At Sketchbox, I spend a lot of time working with large organizations that have done their research and understand the benefits of VR training but don’t know how to choose the right VR pilot project. I’ve also spoken to many organizations who have run VR project pilots that were truly doomed to fail — now it’ll be another year or two before they even consider VR again.
To help you have a successful experience with your next VR pilot, I want to share what I’ve learned from working on VR training projects within very large organizations, like IBM and the US Air Force. In this article, I’ll cover how to select the right VR pilot project, pitfalls to avoid, and how to build a persuasive business case.
Select an Existing Training Curriculum Suited to VR
Choose a pilot project that can be built around a training curriculum that already exists, which is also well suited to VR. You’d be surprised at how many people have asked me how they could create a training program around something like Excel or project management using VR. (Hint: more than zero).
It’s much faster to adapt an existing training curriculum to VR than to design a brand-new one from scratch. Building a business case for VR training is also much easier when the results of a pilot project can be compared to some baseline, such as an existing training curriculum.
Identify an Important Problem for Your Organization
The most successful VR pilots we’ve run tackle an important business problem (use case), which means tangible results get the attention of senior leadership.
For example, one of the projects we worked on with the US Air Force (USAF) was designed to reduce a seven-month training backlog on a cargo plane called the C5. There are congressionally mandated targets for unit ‘readiness’ across the USAF, and reaching them is a priority for USAF leadership. However, traditional training methods limited the client's ability to increase unit readiness. With our help, the USAF was able to prove that VR reduced total training time, successfully winning the attention and approval of its leadership team.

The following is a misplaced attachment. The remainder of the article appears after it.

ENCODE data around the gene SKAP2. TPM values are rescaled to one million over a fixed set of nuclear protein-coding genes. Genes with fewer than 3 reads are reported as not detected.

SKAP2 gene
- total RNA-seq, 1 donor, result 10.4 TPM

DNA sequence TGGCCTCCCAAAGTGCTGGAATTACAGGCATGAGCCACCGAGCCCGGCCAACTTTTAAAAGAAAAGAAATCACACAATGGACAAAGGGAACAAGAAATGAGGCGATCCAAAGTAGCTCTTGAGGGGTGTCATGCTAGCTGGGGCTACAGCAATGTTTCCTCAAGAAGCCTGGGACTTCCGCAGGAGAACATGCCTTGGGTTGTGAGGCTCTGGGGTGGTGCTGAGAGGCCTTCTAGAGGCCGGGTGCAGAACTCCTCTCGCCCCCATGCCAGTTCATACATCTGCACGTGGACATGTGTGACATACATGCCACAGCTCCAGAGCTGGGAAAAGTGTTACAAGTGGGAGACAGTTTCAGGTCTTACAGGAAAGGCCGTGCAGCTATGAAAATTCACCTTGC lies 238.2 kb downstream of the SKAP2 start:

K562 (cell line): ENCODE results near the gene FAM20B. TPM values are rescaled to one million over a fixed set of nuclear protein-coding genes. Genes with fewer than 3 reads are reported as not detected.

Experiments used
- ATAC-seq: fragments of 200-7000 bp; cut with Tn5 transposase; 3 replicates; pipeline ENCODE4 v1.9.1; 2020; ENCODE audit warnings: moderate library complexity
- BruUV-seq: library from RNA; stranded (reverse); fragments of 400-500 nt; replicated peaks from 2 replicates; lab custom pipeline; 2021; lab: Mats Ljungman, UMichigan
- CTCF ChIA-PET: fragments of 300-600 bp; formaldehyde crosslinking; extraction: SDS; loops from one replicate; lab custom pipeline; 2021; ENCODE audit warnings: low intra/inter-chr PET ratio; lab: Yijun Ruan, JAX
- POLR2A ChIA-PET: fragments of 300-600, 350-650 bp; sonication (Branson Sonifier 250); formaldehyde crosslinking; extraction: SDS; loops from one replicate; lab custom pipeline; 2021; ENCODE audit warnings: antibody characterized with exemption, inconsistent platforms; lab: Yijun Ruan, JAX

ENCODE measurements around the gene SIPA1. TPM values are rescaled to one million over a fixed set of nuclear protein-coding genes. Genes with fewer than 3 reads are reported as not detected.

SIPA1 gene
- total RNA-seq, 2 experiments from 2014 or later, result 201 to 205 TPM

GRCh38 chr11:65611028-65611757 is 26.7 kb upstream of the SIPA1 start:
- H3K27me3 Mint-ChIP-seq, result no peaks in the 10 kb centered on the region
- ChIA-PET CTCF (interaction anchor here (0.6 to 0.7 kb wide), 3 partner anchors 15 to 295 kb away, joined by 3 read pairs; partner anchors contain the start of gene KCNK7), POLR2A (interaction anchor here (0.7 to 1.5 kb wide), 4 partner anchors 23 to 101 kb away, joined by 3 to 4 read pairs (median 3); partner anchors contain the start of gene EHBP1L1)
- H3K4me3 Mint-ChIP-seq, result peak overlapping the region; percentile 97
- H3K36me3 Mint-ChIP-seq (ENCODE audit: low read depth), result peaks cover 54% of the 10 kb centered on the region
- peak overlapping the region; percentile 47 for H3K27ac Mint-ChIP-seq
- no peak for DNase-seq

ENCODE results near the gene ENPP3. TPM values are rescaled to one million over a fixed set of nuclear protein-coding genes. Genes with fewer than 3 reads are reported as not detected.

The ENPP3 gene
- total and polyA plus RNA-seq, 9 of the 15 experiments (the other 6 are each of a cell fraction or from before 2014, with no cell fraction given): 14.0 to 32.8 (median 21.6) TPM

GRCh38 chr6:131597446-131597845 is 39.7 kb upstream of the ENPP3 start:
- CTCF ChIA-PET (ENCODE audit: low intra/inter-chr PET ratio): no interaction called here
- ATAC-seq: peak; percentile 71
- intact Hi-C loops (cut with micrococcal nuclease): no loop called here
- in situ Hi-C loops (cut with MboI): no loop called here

The results that are important to senior leadership will vary across industries and organizations. For instance, the energy companies we work with care deeply about safety.
Ask yourself: What problem do your organization's senior leaders care about that VR training can tackle? Is it safety? Reducing costs? Conducting remote training during COVID?
Focus on Reducing Hard Costs
In our experience, the best way to get buy-in from change-averse company leaders is to demonstrate hard cost savings they can’t ignore.
For example, most manufacturing companies we work with don’t have extra equipment to train on and have to shut down plants for training exercises. They know exactly how much it costs to shut down a plant for a training session, and the costs come directly from their bottom line.
After a VR pilot project, where you show senior leadership how you’ve reduced planned downtime by 80% saved hundreds of thousands of dollars, you’ve won their attention.
Find a pilot project with specific expenses that can be, unarguably, eliminated or reduced through VR training. That includes expenses like travel, machine operation, and plant shutdowns. The training department is a good place to start when looking for such a project since they’ll be able to break down training expenses for you.
Choose a Project With a Short Delivery Timeframe